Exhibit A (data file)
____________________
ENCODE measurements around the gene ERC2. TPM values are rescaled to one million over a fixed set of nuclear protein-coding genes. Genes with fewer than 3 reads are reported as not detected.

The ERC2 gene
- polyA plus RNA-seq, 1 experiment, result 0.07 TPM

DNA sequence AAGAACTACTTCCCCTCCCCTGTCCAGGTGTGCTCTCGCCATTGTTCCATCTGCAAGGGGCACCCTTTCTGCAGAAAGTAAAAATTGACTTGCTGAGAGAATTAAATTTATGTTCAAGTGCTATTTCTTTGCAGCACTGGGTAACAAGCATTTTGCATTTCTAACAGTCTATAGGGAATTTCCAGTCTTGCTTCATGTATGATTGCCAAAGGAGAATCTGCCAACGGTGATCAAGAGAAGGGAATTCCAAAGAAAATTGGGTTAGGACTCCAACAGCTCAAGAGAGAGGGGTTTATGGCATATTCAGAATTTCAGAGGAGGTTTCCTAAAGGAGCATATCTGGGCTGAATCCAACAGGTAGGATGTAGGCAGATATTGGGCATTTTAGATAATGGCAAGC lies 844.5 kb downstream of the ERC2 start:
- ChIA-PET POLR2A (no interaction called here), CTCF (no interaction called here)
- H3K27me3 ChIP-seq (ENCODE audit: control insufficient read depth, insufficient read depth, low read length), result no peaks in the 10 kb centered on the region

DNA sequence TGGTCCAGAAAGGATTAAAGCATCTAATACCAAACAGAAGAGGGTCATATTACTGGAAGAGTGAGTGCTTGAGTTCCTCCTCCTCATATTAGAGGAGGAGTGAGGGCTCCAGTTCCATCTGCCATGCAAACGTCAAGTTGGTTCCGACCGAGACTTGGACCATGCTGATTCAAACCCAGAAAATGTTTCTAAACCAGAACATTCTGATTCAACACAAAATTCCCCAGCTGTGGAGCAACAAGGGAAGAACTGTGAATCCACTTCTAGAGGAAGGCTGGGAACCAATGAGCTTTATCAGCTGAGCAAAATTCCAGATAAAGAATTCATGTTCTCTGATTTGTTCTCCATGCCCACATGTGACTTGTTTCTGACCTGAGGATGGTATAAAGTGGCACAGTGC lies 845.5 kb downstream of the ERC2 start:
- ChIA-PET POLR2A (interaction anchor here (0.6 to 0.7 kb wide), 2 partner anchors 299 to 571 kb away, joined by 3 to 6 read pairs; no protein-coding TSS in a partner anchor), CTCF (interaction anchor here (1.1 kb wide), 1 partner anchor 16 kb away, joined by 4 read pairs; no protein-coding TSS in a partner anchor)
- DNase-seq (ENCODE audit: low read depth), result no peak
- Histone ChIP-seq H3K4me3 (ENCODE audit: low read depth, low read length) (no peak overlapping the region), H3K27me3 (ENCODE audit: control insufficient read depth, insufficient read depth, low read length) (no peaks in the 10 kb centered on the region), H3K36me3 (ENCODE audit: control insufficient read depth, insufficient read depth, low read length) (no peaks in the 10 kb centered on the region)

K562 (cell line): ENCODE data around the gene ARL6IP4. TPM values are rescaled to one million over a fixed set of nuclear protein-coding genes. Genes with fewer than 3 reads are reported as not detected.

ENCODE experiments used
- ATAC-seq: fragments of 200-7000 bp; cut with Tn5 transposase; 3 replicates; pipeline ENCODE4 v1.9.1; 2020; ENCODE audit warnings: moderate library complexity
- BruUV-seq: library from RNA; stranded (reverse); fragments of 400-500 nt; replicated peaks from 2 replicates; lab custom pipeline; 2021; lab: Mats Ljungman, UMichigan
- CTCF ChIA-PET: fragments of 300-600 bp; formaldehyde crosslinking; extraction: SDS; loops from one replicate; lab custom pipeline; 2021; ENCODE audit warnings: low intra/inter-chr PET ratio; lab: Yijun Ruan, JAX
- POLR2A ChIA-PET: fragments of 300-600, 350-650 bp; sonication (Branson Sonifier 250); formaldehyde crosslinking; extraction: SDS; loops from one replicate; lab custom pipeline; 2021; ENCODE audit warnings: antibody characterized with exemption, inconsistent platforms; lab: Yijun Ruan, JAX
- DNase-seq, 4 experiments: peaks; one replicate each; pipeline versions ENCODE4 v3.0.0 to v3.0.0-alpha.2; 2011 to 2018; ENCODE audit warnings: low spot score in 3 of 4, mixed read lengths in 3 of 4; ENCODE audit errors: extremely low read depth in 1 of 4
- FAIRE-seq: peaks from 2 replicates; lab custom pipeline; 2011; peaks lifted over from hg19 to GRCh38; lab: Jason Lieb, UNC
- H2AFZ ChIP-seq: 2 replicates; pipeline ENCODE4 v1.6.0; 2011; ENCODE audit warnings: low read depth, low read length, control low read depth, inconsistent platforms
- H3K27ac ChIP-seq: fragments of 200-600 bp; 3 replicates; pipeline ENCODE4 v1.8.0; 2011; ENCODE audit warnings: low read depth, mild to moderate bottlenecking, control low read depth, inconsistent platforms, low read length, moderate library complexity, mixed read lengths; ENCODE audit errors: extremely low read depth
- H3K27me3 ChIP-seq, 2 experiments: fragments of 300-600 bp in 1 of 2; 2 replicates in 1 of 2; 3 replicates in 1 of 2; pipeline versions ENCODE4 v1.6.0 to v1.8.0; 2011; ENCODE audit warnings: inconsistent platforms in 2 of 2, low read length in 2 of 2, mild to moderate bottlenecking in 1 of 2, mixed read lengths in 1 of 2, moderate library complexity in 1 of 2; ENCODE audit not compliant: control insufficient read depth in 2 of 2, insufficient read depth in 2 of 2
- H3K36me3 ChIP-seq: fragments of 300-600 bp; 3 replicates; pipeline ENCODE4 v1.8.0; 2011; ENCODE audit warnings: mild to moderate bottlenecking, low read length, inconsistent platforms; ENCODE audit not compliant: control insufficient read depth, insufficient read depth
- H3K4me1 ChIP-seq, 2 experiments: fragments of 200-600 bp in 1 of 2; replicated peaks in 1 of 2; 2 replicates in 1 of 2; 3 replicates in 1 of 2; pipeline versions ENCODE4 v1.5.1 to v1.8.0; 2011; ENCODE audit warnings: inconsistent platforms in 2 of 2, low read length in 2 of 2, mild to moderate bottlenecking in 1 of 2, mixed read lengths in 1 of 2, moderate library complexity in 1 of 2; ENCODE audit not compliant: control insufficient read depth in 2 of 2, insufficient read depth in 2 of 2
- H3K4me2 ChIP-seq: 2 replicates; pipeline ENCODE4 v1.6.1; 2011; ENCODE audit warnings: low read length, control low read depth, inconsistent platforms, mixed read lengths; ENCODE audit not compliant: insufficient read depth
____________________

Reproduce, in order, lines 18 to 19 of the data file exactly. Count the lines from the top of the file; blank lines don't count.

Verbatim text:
- FAIRE-seq: peaks from 2 replicates; lab custom pipeline; 2011; peaks lifted over from hg19 to GRCh38; lab: Jason Lieb, UNC
- H2AFZ ChIP-seq: 2 replicates; pipeline ENCODE4 v1.6.0; 2011; ENCODE audit warnings: low read depth, low read length, control low read depth, inconsistent platforms